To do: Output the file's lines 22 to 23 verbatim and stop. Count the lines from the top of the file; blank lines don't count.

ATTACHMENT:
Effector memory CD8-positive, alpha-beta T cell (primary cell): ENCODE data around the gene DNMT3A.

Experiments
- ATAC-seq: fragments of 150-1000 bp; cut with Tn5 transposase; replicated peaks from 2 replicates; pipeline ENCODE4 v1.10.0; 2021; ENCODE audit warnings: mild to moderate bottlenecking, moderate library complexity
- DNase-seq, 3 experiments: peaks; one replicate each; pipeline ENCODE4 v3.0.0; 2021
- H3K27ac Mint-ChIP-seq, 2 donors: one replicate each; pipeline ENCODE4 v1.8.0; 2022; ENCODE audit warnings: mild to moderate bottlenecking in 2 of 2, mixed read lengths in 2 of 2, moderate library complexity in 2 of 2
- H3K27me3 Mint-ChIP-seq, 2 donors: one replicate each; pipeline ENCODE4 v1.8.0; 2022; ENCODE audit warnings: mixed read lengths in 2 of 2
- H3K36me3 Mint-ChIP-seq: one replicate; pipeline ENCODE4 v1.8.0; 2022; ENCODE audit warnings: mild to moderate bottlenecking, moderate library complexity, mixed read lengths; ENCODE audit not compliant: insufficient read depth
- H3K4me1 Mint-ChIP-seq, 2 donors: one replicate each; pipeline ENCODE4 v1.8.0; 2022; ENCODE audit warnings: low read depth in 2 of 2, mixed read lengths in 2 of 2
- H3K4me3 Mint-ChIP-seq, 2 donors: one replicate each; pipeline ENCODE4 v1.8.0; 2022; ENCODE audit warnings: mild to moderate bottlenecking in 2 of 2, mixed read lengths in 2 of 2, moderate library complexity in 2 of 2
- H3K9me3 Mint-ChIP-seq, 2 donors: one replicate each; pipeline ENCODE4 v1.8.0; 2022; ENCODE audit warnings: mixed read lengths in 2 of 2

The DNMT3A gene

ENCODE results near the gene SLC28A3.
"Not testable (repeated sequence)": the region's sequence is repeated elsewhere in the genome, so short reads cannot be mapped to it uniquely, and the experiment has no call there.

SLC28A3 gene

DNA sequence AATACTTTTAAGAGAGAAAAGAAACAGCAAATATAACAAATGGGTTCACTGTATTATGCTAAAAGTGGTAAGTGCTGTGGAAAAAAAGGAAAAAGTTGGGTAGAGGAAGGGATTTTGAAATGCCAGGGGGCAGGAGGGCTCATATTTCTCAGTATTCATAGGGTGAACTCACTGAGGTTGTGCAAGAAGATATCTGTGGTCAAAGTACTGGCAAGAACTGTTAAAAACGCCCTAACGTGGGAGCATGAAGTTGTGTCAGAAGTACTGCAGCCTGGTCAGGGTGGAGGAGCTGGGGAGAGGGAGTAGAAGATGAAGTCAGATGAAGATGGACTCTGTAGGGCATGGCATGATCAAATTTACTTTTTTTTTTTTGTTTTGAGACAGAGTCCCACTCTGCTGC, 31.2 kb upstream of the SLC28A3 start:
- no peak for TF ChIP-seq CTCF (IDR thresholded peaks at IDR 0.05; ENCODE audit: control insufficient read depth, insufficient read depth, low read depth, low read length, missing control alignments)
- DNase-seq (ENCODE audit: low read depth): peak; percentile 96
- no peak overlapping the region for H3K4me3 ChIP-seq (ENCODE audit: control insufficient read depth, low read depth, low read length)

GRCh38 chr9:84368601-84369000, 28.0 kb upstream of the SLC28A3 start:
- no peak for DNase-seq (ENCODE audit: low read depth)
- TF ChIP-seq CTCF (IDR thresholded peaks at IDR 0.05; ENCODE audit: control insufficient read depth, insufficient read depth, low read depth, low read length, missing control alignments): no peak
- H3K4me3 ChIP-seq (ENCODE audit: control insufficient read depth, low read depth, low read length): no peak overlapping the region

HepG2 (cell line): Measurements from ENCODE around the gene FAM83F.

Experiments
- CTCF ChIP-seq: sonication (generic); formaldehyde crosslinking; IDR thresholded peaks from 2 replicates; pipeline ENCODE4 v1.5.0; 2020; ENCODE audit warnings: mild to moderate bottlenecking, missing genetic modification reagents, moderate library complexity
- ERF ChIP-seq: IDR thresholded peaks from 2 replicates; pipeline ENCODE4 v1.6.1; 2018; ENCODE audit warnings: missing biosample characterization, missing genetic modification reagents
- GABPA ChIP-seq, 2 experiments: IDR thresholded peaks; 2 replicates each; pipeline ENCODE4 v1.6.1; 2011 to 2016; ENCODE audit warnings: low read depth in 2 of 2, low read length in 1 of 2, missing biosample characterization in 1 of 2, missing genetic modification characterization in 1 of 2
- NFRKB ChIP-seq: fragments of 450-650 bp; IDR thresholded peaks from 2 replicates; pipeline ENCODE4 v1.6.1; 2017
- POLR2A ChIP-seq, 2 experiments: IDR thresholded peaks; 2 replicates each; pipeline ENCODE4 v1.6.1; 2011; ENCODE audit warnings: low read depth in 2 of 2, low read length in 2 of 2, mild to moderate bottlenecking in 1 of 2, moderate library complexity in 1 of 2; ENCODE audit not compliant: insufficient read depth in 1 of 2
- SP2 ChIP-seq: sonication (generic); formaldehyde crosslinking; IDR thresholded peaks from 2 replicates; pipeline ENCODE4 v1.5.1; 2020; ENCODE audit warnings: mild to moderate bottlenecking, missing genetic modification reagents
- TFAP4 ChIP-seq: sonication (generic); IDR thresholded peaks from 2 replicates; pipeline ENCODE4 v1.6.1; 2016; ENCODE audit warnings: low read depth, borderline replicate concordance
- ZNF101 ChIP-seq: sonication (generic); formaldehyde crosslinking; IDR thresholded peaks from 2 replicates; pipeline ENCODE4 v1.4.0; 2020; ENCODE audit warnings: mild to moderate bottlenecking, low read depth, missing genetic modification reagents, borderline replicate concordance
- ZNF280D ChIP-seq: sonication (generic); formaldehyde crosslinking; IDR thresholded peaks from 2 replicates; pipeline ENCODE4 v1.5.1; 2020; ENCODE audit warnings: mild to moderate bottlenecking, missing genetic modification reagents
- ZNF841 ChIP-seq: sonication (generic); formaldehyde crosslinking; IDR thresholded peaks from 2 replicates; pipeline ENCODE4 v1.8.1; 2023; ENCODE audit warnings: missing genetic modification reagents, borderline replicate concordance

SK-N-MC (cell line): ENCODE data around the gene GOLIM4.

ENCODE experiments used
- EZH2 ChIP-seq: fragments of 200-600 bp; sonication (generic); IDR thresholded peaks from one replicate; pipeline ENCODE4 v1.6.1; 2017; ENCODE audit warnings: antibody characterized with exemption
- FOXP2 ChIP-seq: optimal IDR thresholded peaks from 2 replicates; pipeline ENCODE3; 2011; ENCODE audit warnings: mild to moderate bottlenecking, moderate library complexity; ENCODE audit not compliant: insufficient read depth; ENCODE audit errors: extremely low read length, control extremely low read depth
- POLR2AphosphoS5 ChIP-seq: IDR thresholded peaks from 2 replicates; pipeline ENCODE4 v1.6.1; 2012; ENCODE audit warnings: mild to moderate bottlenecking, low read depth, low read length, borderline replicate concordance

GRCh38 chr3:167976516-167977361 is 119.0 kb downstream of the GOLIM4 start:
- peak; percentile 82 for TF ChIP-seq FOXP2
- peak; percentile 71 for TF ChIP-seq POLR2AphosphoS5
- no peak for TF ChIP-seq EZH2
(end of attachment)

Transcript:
- H3K4me3 ChIP-seq (ENCODE audit: control insufficient read depth, low read depth, low read length): no peak overlapping the region

HepG2 (cell line): Measurements from ENCODE around the gene FAM83F.